Spend a few minutes at Johnny's on a Saturday night, and you might start subconsciously drawing comparisons to a Discovery Channel episode on mating rituals in the wild. Frozen perpetually in 1979, Johnny's is known for their, er, diverse age range of patrons (crasser types might refer to it as a "cougar den," but we'd never stoop to such depths). You'll most likely spot a bevy of sequined, lipsticked gals busting moves to shag and disco on the crowded dance floor, and at least one or two slick gentlemen dressed in white from head-to-toe. That includes the hair.
Buford Highway Farmer's Market
If you can dodge the shopping carts (and the tenacious grannies throwin' bows), this international market makes for some of the most fascinating people-watching in Atlanta. Perched right on Atlanta's international corridor, a few minutes in the BuHi market will expose you not only to foreign produce (don't be tempted by the durian), but also to the dozens of cultures and languages that make up ATL. If you're lucky, you might even catch some heated haggling over at the fish counter.
The ageless tiki bar beneath the Hilton isn't just a deliciously garish outpost of the '60s, or a lei-bedecked escape to Polynesia: it's also a microcosm of touristy weirdness (especially if you luck out and there's a convention going on). But even if you aren't surrounded by Dragon*Con-ners in all their costumed glory or friendly Furries romping about, you're still likely to get some good people-spotting time in once you camp out at the bar with a mug full of something you'll almost certainly regret the next morning. Show up on a Thursday and feast your eyes on the dance floor, where the drunken will be busting moves to the music of Tongo Hiti.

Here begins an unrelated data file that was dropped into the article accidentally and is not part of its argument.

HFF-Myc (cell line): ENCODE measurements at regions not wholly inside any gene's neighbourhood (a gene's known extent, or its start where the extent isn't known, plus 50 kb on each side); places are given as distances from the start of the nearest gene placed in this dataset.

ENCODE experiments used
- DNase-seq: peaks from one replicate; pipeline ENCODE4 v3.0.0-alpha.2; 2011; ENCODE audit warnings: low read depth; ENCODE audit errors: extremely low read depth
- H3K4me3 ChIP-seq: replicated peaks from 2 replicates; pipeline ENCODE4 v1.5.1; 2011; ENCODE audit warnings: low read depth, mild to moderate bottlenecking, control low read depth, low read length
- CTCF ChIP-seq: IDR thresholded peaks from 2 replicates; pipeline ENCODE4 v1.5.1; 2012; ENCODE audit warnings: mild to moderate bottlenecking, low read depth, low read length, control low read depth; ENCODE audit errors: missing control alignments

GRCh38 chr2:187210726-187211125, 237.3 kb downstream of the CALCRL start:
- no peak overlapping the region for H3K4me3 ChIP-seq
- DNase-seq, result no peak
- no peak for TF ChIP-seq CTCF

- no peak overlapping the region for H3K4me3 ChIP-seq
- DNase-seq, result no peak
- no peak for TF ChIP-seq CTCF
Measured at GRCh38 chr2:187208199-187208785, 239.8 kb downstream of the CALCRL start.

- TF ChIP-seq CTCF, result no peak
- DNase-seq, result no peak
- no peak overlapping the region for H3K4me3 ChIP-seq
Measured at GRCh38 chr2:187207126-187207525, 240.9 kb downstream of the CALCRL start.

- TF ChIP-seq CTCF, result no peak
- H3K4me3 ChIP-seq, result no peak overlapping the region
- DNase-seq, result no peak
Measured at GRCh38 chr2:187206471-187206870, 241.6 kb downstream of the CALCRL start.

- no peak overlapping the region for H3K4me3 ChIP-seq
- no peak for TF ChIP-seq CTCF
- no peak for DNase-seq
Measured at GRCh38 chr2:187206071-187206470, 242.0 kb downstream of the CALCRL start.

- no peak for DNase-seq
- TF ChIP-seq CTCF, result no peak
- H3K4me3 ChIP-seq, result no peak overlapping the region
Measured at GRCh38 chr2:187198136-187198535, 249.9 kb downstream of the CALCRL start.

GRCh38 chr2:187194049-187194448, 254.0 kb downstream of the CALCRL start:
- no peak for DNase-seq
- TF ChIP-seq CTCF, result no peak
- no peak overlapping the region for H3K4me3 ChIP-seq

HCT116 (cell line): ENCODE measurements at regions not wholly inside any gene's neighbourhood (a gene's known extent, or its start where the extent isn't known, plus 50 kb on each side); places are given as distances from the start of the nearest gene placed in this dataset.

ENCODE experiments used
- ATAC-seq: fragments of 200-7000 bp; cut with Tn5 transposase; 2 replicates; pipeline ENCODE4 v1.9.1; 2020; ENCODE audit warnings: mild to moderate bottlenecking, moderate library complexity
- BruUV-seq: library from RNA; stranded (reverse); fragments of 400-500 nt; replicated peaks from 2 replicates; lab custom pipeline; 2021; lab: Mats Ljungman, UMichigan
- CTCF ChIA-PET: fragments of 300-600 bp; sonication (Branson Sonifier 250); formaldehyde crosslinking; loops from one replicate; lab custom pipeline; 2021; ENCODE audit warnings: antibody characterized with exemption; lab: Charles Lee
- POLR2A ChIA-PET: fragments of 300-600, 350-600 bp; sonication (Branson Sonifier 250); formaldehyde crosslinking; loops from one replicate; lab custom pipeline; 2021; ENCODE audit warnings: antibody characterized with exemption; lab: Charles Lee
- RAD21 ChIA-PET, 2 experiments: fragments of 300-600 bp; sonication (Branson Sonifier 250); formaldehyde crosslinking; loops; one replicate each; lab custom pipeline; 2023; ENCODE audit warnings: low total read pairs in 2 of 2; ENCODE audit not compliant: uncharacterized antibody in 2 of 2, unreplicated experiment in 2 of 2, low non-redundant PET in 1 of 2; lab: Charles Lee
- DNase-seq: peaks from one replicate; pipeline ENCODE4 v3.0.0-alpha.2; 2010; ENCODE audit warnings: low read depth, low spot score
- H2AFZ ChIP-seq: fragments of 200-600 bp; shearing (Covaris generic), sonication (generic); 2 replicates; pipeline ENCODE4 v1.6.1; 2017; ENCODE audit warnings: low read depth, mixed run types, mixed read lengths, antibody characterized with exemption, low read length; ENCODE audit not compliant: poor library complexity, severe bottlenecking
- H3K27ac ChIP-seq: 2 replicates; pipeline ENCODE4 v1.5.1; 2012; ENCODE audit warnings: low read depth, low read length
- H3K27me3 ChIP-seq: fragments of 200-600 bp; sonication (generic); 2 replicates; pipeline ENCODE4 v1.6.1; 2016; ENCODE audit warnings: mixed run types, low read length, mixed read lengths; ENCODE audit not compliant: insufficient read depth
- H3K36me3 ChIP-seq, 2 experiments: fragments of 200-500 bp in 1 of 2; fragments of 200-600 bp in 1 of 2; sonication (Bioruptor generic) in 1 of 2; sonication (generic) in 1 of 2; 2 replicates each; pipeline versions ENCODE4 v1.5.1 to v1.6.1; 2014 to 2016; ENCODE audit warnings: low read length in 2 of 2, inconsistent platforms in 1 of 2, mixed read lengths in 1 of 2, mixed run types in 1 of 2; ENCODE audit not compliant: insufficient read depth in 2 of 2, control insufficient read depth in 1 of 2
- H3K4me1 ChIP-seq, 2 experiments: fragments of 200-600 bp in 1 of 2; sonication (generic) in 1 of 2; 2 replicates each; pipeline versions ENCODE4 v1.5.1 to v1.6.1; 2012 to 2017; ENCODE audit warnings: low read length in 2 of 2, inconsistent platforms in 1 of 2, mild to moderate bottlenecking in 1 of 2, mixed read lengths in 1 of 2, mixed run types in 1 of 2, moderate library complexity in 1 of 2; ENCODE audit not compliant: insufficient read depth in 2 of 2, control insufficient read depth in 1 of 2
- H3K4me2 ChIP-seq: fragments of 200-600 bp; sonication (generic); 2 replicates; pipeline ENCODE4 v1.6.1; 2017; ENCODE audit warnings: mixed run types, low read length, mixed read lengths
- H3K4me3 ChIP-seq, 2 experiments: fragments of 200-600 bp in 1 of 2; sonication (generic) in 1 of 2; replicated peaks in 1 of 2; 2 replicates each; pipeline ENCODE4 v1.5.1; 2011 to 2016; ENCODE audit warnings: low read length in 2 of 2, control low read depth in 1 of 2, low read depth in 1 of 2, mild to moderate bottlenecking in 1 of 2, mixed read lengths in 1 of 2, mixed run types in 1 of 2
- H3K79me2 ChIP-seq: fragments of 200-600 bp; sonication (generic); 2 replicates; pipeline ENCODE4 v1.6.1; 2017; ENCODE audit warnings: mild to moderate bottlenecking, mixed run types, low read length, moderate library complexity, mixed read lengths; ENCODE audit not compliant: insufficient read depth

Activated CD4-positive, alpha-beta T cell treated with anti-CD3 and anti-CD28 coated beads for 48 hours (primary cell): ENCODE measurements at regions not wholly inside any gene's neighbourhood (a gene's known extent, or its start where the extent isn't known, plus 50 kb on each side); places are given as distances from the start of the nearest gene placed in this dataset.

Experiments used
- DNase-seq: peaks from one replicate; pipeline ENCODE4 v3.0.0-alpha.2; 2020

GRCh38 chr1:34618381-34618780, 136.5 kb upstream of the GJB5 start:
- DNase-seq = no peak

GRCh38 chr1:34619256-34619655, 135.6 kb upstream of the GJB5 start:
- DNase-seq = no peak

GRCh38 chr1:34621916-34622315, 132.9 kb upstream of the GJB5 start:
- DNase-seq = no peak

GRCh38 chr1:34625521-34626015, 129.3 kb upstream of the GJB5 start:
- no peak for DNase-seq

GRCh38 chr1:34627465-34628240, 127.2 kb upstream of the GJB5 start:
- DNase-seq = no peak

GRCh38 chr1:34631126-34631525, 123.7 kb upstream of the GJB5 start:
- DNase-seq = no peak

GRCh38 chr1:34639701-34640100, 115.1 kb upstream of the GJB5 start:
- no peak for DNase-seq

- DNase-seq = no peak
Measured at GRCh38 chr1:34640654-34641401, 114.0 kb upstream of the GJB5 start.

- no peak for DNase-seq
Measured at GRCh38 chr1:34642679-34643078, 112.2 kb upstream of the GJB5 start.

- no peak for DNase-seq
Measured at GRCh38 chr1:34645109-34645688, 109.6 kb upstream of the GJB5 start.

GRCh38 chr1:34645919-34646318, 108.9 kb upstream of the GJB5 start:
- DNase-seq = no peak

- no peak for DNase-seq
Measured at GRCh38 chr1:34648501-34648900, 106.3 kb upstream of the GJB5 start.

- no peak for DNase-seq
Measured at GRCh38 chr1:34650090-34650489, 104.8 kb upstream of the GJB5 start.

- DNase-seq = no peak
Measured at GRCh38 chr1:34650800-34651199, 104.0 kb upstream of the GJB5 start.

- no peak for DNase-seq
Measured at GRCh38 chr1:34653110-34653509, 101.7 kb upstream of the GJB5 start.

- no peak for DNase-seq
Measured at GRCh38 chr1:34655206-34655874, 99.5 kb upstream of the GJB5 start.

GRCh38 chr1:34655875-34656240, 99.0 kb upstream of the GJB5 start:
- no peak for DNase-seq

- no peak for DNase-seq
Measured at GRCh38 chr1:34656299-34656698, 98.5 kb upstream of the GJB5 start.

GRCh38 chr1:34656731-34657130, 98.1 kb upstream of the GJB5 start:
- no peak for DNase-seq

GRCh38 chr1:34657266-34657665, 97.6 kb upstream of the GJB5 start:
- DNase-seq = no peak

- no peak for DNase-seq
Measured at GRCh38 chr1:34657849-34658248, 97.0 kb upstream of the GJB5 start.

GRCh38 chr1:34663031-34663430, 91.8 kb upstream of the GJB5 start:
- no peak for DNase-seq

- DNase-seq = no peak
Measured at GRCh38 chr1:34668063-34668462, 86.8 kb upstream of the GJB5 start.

And the quality of people-watching is directly proportional to the time of day—the later you go, the better it gets. Show up around 3 a.m. to watch everyone from polo-shirted Virginia-Highland whippersnappers to sweaty MJQ-goers stumble through the door in a drunken, hashbrown-craving stupor—along with, of course, the neverending parade of Ponce's colorful characters.
A true vestige from another time, this honky-tonk is redolent with Stetson hats, Merle Haggard, menthol cigaretts and perhaps a few of the most interesting characters you'll ever encounter. Navigate around the parking lot full of big rigs, saunter inside, and saddle up to the bar (heads-up, your feet might stick to the beer-glazed floor a little) for a cheap beer and conversation. (And before you head down Moreland to Conley, study up with our late-night dispatch from SoCo. Long live George Jones.)